New Gay Blood Donation Laws in the UK and Celibate Men

  • Posted by a hidden member.
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    Apr 13, 2011 3:10 PM GMT

    Hi all,

    My name's Tom, I'm a journalist working at the Gay Times in the UK. As you may be aware, changes have recently been announced to the blood donation laws in the UK. Under the previous system, no gay men who had ever had sex with another could donate blood. The new laws will allow gay men to give blood, but only if they haven't had sex in the last ten years. Because of this very long time to go without sex, it seems to me the only people this law is likely to really allow to donate blood is celibate gay men living in the UK.

    If any individuals are out there reading this, and you're confident and happy with who you are - please get in touch on here, I'd love to hear your thoughts on this news. Will you give blood once you legally can? How do you feel about the laws in general?

    Thanks very much,

    tom
  • Posted by a hidden member.
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    Apr 13, 2011 5:29 PM GMT
    If I lived in the UK, you can bet your ass that I wouldn't go without sex for 10 years just to do a good deed. If my blood is too dirty for ya', go fuck yourself. icon_rolleyes.gif
  • metta

    Posts: 39118

    Apr 13, 2011 5:35 PM GMT
    How did they come up with 10 years? That is a long time. By making it 10 years, that really almost continues to make it illegal for gay people to donate blood. I guess that is a very small step in the right direction. I would give blood if I could. I'm the monogamous type, not currently dating, not into hookups, and have been celibate for over 3 years. (I was born in England but live in the US.)
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    Apr 13, 2011 5:42 PM GMT
    i think it can take 10 years for aids or hiv to show up in a blood test
  • metta

    Posts: 39118

    Apr 13, 2011 5:50 PM GMT
    rosco87 saidi think it can take 10 years for aids or hiv to show up in a blood test


    I think that your thinking about symptoms, not how long it takes to show up in your blood. From what I have read, it takes an average of 5 to 10 years after infection for most people to develop symptoms. It takes 3 to 6 months to shop up in your blood.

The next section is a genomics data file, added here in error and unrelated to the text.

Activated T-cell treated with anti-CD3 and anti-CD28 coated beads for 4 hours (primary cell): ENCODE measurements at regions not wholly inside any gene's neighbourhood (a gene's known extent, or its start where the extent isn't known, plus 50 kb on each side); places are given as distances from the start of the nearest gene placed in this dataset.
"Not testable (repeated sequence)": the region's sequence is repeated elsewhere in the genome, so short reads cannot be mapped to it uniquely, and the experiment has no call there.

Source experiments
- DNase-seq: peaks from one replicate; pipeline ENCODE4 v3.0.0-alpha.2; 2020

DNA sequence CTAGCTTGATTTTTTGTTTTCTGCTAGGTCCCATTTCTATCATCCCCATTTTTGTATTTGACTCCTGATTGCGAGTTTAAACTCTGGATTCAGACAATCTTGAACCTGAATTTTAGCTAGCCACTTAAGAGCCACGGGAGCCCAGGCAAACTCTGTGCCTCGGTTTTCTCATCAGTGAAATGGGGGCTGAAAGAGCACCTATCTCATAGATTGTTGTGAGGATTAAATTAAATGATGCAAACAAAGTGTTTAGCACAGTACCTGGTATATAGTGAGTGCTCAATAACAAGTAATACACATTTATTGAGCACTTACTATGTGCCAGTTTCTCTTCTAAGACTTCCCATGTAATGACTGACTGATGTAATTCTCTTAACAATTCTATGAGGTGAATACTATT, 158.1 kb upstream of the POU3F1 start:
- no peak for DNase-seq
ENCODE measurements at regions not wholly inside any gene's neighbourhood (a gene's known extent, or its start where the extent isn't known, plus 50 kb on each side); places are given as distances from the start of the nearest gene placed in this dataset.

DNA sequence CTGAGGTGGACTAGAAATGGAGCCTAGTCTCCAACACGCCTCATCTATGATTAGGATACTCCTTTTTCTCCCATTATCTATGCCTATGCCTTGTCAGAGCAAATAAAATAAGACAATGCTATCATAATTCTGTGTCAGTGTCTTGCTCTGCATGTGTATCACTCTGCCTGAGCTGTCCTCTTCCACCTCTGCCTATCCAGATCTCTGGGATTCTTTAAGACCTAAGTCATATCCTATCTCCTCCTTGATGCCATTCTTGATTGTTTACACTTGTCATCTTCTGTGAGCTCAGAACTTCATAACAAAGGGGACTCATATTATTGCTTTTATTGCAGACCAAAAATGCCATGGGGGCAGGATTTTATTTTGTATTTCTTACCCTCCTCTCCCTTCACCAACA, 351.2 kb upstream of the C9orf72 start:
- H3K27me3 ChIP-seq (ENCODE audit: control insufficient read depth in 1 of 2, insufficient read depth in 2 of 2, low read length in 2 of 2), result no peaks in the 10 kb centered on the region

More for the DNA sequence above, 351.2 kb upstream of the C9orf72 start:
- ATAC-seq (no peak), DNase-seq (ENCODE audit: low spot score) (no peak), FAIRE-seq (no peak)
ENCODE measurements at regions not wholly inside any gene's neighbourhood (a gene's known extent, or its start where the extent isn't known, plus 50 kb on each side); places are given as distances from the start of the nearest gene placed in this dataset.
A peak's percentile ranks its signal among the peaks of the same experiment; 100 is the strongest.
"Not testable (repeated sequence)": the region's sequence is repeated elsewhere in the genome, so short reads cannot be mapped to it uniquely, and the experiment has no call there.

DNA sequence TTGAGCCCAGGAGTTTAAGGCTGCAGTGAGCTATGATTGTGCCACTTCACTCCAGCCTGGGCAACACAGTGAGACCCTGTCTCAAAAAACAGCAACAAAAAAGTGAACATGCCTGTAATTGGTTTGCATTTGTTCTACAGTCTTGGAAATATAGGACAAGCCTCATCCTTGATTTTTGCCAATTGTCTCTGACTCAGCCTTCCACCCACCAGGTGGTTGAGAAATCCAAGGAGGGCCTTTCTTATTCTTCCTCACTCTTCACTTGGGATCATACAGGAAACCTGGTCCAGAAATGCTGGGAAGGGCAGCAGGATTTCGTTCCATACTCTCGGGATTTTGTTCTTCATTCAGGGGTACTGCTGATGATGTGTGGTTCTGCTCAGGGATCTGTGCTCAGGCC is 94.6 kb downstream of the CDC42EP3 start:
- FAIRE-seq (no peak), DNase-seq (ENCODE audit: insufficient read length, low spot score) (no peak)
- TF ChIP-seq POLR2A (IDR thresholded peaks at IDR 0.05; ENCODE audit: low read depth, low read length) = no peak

"Many people have no symptoms when they first become infected with HIV. It can take as little as a few weeks for minor, flu-like symptoms to show up, or more than 10 years for more serious symptoms to appear. Signs of HIV include headache, cough, diarrhea, swollen glands, lack of energy, loss of appetite, weight loss, fevers and sweats, repeated yeast infections, skin rashes, pelvic and abdominal cramps, sores in the mouth or on certain parts of the body, or short-term memory loss."


    "It can take as long as 3 to 6 months after the infection for the virus to show up in your blood."

    http://www.nia.nih.gov/healthinformation/publications/hiv-aids.htm


    That being said, a year should be more than safe. All of the blood is tested anyways.




  • Webster666

    Posts: 9217

    Apr 15, 2011 1:48 AM GMT
    What, they just ask you if you've had sex with another man during the past 10 years, and they believe your answer ?
    That seems odd.

    Don't they check all blood donations for HIV antibodies ?
  • musclmed

    Posts: 3283

    Apr 15, 2011 1:45 PM GMT
    aboveThat being said, a year should be more than safe. All of the blood is tested anyways.






    What you never want to have happen is healthcare to be legislated .
    Good medical practices can never be political . And are at the core of the U.S healthcare debate.

    The above law is silly and unnecessary. ( unless you walk around life being chronically offended about how society will treat you)

    When doctors ask questions , they are done to screen and hone down likely scenarios and they contemplate risk.

    What comes to the average persons mind is HIV. ( they can simply doe a test)...

    Its not just HIV but Hep C, Hep A , Hep B syphilis.

    For example I used the zip code I live and practice in 90069, and took blood from each individual in contemplation of donation.